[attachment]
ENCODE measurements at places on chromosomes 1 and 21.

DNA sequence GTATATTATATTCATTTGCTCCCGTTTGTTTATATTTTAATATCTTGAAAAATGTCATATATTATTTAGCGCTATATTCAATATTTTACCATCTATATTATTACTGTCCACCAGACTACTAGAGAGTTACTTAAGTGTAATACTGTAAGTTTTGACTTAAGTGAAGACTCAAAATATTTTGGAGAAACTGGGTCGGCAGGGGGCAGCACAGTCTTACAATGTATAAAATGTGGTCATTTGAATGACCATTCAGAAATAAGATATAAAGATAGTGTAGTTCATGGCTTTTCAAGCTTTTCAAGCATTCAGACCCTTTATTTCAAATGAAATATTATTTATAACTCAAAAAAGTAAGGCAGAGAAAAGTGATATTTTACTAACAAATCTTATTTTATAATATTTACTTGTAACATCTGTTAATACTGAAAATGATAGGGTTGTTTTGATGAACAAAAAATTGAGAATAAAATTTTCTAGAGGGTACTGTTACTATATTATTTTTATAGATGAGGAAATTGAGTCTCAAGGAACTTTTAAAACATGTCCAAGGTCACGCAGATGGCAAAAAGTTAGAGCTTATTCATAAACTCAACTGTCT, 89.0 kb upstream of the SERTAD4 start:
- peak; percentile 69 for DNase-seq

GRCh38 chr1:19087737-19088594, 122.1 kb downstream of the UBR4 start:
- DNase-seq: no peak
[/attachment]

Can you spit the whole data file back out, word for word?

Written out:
ENCODE measurements at places on chromosomes 1 and 21.

DNA sequence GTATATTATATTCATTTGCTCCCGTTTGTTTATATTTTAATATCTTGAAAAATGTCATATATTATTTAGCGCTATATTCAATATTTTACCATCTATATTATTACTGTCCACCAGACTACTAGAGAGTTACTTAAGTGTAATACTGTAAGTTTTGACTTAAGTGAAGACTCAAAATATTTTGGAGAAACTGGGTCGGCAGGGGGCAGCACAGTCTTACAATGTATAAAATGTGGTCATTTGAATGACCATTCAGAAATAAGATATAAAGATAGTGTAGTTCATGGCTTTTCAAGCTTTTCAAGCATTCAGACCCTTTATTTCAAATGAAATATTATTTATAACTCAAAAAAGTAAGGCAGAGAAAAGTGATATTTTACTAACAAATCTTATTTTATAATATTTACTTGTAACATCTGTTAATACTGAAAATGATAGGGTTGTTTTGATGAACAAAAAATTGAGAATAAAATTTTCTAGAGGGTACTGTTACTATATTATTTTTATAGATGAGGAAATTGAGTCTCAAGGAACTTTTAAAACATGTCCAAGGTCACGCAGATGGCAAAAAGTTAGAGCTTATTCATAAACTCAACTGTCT, 89.0 kb upstream of the SERTAD4 start:
- peak; percentile 69 for DNase-seq

GRCh38 chr1:19087737-19088594, 122.1 kb downstream of the UBR4 start:
- DNase-seq: no peak